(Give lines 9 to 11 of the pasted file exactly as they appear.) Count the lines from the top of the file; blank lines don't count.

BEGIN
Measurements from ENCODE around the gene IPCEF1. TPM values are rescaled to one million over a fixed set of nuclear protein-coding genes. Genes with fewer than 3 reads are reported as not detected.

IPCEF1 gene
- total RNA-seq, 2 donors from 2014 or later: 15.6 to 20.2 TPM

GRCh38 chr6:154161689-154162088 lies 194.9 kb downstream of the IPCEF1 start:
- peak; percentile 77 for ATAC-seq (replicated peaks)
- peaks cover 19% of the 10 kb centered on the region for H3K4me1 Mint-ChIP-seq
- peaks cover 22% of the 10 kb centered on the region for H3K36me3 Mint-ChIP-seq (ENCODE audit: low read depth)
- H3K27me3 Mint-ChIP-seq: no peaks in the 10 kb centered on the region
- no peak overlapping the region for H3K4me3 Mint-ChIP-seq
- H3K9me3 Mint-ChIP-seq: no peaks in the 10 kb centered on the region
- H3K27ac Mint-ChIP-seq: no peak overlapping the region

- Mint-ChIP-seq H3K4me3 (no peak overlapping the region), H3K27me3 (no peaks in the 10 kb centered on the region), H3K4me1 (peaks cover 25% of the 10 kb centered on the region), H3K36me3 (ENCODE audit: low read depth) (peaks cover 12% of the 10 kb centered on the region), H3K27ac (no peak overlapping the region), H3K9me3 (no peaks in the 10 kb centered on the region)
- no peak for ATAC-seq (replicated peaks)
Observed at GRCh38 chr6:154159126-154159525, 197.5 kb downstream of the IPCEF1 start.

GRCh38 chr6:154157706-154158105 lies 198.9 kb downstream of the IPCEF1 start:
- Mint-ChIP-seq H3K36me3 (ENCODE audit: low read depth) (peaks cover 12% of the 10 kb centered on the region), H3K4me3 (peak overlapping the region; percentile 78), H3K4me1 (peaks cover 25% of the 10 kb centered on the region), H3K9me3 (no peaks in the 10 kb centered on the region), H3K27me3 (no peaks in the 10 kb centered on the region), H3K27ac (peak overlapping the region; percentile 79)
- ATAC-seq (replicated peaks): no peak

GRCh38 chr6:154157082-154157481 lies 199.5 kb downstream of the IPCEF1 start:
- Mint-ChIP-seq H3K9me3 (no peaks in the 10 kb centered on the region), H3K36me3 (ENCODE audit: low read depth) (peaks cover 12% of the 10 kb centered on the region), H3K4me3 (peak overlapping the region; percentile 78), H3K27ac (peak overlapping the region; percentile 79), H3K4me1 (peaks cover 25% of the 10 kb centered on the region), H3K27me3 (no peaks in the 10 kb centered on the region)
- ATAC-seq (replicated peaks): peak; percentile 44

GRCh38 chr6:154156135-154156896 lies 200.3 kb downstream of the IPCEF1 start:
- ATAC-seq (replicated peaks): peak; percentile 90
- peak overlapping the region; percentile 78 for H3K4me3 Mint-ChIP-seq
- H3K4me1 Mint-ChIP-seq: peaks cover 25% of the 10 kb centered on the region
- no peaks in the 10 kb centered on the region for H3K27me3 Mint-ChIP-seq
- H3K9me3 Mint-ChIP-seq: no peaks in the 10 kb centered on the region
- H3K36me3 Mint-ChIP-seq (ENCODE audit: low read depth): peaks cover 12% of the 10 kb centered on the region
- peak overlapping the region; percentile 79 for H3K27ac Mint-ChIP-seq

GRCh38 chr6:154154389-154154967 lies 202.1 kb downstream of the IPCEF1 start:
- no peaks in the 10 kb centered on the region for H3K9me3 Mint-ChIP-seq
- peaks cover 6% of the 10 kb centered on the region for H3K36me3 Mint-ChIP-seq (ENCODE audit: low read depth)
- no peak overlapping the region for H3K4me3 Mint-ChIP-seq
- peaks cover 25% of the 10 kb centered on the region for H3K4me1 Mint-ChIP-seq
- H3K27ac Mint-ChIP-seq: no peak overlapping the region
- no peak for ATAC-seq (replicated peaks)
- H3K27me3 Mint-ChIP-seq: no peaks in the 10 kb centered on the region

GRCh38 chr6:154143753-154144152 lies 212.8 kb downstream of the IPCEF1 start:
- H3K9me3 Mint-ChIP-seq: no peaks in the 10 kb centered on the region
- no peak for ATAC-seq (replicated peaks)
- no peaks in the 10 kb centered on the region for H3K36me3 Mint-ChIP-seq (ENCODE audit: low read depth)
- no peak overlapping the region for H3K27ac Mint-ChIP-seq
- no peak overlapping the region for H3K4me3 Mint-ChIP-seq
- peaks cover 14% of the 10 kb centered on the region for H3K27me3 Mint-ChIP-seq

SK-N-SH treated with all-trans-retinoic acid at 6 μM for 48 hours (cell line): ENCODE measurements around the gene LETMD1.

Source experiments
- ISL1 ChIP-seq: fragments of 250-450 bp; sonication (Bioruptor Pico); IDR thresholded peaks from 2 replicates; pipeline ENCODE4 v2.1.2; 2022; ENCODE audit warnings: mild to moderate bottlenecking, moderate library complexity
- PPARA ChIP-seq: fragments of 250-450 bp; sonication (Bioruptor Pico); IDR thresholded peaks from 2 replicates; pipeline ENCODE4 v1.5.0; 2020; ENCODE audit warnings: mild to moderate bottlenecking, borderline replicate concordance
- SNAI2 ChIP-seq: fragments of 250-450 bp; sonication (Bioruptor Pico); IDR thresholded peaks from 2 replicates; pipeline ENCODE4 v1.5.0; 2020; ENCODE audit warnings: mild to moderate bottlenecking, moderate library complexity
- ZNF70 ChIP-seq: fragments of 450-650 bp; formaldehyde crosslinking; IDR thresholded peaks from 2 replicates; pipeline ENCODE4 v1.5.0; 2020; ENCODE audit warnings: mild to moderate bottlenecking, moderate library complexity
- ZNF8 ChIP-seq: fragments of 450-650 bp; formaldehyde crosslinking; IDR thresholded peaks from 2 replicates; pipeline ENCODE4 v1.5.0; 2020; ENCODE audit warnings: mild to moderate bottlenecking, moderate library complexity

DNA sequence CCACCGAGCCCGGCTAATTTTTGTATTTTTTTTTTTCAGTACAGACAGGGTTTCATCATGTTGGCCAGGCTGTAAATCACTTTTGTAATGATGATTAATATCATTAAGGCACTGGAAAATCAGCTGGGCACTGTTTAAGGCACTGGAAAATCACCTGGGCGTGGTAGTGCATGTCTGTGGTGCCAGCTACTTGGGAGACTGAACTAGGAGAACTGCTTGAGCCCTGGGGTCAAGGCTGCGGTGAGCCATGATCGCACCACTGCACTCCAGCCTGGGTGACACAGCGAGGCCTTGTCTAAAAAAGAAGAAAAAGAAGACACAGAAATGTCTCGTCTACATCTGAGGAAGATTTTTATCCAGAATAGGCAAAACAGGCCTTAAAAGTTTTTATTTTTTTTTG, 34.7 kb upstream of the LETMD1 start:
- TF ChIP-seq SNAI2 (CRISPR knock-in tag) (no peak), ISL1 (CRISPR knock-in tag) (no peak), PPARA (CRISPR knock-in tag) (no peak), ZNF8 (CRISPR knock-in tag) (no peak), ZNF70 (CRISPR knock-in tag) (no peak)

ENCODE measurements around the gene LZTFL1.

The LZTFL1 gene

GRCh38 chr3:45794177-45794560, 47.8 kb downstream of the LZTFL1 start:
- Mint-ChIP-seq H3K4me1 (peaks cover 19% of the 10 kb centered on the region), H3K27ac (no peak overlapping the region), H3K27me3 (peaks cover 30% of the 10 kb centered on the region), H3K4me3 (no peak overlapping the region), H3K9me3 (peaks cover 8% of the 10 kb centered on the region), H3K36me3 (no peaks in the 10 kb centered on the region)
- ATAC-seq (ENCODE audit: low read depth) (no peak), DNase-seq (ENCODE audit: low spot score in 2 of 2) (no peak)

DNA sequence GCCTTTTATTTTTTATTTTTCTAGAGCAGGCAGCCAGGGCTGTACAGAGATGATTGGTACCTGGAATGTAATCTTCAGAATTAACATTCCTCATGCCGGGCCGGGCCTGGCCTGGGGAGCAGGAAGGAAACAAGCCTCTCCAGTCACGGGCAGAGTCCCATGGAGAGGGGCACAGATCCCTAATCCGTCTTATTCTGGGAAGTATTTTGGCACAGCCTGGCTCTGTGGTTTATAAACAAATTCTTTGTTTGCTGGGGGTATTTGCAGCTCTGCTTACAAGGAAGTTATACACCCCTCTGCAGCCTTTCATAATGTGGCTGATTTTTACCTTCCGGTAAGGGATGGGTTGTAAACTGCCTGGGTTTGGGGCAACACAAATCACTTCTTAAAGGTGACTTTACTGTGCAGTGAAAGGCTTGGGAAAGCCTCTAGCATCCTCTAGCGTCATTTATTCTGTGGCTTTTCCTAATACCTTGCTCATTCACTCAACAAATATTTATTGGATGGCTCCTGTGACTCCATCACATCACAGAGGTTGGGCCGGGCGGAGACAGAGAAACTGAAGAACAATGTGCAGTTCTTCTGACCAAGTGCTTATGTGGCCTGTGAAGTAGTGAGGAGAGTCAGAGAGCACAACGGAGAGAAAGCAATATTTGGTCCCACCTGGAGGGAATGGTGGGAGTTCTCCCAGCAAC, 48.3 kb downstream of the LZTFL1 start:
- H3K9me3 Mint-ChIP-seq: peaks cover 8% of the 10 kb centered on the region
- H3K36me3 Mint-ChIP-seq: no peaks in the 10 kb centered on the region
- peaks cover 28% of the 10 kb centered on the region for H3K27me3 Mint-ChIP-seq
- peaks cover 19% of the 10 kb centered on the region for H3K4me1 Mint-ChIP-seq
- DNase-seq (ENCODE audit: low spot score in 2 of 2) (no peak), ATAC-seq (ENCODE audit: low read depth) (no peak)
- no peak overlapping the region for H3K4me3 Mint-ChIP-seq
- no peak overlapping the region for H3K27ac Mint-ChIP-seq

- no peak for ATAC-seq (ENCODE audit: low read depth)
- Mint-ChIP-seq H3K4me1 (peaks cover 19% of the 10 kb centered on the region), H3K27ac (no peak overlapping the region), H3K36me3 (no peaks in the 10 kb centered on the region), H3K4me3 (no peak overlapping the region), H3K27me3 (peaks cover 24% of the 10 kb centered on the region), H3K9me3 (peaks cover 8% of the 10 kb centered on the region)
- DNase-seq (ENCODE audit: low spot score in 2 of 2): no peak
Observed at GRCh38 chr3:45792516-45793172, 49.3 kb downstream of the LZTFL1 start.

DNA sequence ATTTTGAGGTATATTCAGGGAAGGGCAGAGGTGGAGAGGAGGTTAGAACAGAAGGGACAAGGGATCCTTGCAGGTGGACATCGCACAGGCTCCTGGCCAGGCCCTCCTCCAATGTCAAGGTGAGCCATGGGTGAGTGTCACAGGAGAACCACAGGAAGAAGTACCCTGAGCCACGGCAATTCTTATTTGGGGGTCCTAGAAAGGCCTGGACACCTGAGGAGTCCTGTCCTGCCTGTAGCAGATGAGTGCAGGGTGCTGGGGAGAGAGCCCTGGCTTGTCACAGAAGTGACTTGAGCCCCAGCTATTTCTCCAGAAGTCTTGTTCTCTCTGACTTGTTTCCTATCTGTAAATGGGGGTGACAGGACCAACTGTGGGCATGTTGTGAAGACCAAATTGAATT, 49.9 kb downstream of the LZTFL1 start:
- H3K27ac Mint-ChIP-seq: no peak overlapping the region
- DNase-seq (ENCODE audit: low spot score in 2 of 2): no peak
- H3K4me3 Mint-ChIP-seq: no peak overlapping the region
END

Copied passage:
- no peak overlapping the region for H3K4me3 Mint-ChIP-seq
- H3K9me3 Mint-ChIP-seq: no peaks in the 10 kb centered on the region
- H3K27ac Mint-ChIP-seq: no peak overlapping the region